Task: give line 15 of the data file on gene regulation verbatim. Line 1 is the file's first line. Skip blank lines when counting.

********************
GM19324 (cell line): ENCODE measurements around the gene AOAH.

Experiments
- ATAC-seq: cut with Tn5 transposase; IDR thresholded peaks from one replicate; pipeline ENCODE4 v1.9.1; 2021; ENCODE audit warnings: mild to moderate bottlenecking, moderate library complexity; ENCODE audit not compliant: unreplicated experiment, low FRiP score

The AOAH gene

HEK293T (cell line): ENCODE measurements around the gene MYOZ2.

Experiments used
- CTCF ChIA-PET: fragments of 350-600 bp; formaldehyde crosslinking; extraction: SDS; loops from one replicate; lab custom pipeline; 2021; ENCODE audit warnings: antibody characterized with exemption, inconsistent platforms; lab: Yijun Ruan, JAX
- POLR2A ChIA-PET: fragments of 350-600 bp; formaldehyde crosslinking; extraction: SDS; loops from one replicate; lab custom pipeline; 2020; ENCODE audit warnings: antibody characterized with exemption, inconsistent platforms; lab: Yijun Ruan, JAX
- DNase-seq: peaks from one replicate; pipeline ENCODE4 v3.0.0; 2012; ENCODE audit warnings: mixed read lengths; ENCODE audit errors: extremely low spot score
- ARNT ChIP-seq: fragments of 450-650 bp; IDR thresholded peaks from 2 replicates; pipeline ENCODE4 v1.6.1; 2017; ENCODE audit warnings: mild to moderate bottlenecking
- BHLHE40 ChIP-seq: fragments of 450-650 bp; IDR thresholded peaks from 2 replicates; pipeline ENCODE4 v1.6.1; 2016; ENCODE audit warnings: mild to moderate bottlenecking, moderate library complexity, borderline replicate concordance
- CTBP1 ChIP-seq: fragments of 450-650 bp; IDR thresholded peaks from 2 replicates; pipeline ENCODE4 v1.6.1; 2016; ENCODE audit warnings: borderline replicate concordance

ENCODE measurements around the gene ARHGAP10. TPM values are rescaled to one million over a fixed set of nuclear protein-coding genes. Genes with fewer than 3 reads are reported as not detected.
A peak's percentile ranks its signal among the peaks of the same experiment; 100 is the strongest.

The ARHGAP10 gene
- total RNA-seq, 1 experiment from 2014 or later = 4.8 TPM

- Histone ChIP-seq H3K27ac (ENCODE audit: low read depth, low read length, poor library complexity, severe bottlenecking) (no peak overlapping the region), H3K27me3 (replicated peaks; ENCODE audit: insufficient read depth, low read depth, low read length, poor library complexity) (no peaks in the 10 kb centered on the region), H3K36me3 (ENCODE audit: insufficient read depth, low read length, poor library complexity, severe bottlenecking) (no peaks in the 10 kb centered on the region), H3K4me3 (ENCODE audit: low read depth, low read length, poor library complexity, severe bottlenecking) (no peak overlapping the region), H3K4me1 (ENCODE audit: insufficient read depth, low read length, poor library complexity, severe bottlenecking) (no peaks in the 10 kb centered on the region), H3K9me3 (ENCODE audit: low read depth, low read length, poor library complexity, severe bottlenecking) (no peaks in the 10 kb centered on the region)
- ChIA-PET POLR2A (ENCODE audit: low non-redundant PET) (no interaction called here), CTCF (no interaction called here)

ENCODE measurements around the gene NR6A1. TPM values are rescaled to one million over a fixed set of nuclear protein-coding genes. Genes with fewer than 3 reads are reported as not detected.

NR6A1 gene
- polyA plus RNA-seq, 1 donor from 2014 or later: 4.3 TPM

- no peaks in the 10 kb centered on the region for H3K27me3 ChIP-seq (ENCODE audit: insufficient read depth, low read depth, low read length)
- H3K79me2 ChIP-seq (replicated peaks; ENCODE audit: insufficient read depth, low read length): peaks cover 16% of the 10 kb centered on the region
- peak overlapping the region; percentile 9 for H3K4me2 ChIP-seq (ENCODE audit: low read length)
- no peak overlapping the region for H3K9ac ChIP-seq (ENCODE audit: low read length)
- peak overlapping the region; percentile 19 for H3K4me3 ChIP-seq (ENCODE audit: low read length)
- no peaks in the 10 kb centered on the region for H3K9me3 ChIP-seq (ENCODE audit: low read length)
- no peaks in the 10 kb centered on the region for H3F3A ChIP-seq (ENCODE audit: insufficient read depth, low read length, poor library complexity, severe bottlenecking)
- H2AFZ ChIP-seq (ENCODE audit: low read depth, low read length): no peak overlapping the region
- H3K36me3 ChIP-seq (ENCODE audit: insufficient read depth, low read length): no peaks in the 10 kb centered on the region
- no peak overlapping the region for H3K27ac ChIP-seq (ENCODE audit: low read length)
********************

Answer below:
The ARHGAP10 gene